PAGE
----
Pocket change memory
There’s still something alluring about finding an old “wheat penny” in circulation.
As I started my day one morning recently, I grabbed the change from the previous day’s travels and discovered that an old Lincoln cent with those familiar ears of wheat had somehow slipped in without notice.
Usually observant of my coins, I must have been harried as I slipped the change into my pocket the day before, and been too tired at the day’s conclusion to pay attention to the antique artifact.
Like many coin collectors, one of the reasons I love this hobby is the ability to be transported through time to when the coin was issued and consider where it has been, and who has used it as spending money all this time.
That task is a bit harder with this particular coin, since the date is essentially illegible. Both sides of the coin are worn pretty smooth.
The first two digits — the obvious ones — are still discernible. It’s those last two digits that prove the most vexing. The dates that my mind sees the most end in 23, 25 or 28, but that could be a mirage.
The Mint Mark, however crude, indicates that the coin was struck in San Francisco.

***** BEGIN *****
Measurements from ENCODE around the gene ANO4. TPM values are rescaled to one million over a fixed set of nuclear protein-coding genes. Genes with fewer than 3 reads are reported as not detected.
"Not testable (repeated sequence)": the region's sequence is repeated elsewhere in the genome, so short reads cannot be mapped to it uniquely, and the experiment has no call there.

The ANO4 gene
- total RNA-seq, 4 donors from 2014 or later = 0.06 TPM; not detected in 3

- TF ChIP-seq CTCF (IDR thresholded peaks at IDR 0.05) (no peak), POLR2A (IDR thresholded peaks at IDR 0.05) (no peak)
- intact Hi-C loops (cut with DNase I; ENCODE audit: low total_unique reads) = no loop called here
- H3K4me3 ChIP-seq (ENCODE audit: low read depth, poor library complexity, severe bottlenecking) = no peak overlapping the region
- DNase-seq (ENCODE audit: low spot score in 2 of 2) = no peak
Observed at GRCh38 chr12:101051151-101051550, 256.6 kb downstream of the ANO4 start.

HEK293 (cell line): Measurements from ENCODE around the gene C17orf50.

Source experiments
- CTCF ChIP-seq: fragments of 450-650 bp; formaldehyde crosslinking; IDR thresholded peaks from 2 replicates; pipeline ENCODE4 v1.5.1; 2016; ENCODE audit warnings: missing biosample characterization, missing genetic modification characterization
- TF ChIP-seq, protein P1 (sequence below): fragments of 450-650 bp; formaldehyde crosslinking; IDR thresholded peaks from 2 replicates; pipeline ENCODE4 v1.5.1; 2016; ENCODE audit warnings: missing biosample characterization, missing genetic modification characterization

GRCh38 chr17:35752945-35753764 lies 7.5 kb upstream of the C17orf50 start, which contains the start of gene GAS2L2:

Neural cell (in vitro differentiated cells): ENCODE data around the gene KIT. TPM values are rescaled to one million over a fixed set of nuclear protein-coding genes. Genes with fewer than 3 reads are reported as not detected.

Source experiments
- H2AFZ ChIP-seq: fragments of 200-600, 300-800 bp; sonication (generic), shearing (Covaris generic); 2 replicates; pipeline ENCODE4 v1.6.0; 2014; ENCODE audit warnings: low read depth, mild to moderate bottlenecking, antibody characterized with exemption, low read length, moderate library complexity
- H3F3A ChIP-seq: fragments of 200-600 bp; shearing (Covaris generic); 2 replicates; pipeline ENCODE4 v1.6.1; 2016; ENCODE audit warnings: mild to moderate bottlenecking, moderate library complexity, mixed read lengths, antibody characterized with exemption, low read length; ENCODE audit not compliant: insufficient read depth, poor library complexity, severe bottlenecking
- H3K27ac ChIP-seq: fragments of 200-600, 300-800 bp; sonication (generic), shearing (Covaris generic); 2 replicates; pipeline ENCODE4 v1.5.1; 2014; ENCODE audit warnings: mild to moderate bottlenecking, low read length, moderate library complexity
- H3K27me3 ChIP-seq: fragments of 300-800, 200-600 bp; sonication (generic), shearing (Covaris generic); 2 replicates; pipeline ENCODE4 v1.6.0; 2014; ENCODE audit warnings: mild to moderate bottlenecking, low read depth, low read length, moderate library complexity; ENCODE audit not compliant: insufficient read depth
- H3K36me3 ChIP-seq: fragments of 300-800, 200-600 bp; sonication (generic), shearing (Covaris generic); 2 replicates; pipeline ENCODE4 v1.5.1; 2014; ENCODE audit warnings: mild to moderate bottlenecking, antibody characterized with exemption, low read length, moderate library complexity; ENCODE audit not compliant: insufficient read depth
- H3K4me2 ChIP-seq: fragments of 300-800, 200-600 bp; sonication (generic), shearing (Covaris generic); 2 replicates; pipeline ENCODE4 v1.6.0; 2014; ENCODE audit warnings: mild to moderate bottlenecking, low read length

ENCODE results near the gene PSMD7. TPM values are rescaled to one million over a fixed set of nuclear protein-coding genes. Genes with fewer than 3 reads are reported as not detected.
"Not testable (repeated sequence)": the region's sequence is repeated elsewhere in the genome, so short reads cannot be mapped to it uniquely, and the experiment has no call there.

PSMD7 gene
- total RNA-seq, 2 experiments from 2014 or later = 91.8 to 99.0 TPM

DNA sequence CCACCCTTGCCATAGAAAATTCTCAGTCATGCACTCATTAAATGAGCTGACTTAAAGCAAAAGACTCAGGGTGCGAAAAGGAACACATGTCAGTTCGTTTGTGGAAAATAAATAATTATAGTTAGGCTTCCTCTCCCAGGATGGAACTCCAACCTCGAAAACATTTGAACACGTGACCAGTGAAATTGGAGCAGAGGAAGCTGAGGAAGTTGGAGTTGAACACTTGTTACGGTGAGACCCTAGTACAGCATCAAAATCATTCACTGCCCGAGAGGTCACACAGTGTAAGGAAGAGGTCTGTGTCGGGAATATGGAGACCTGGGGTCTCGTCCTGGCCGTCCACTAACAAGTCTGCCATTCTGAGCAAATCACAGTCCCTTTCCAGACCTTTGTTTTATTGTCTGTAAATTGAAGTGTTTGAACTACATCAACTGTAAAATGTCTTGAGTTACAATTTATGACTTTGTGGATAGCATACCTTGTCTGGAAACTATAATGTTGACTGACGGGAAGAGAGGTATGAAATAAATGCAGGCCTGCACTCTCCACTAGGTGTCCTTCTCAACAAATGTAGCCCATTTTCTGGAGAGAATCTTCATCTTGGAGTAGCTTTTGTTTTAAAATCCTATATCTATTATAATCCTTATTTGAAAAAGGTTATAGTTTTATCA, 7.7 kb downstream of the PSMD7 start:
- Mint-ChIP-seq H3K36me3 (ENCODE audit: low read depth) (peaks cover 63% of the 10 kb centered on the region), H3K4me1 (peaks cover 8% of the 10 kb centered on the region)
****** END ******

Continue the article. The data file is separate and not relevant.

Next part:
I’d like to think that the coin was struck in 1927, the birth year of my maternal grandmother, who played a large role in my early collecting journey.
My only “three-cent nickel” came from her, when I was maybe 12 years old. Knowing that I had been bitten by the collecting bug, she allowed me to rummage through a pile of wheat cents and other strange coins that I had never seen outside of the “Red Book,” picking out ones I needed to fill an album or build my nascent cache.
“What do you want for them?”
“Just give me face value,” she offered.
So, mistaking it for a dime, given its color and size, I paid 10 cents for the 1865 coin. That was the first year of issue, and the most common date, for the denomination and design type.
Both numismatically and sentimentally, it’s worth far more than I ever paid for it. And I still have it!
Though the date on the Wheat cent could very well be another year, I like to think it has special meaning, despite its wretched condition.
In fact, the reverse of this newfound cent is worse than the obverse.
The denomination ONE CENT is still visible, but the wheat? It’s almost completely harvested. The remnants of the legend E PLURIBUS UNUM resemble what you might hear someone say right after oral surgery.
That might explain why it was still slipping by in circulation.
So what is it worth?
A cynic knows the cost of everything and the value of nothing, right? Well, maybe that saying should be flipped to say that a romantic values everything far beyond its cost.
In commerce, the smooth cent is worth at least a cent, of course, but the value of a memory from my early collecting days can’t be quantified.
What’s your story?
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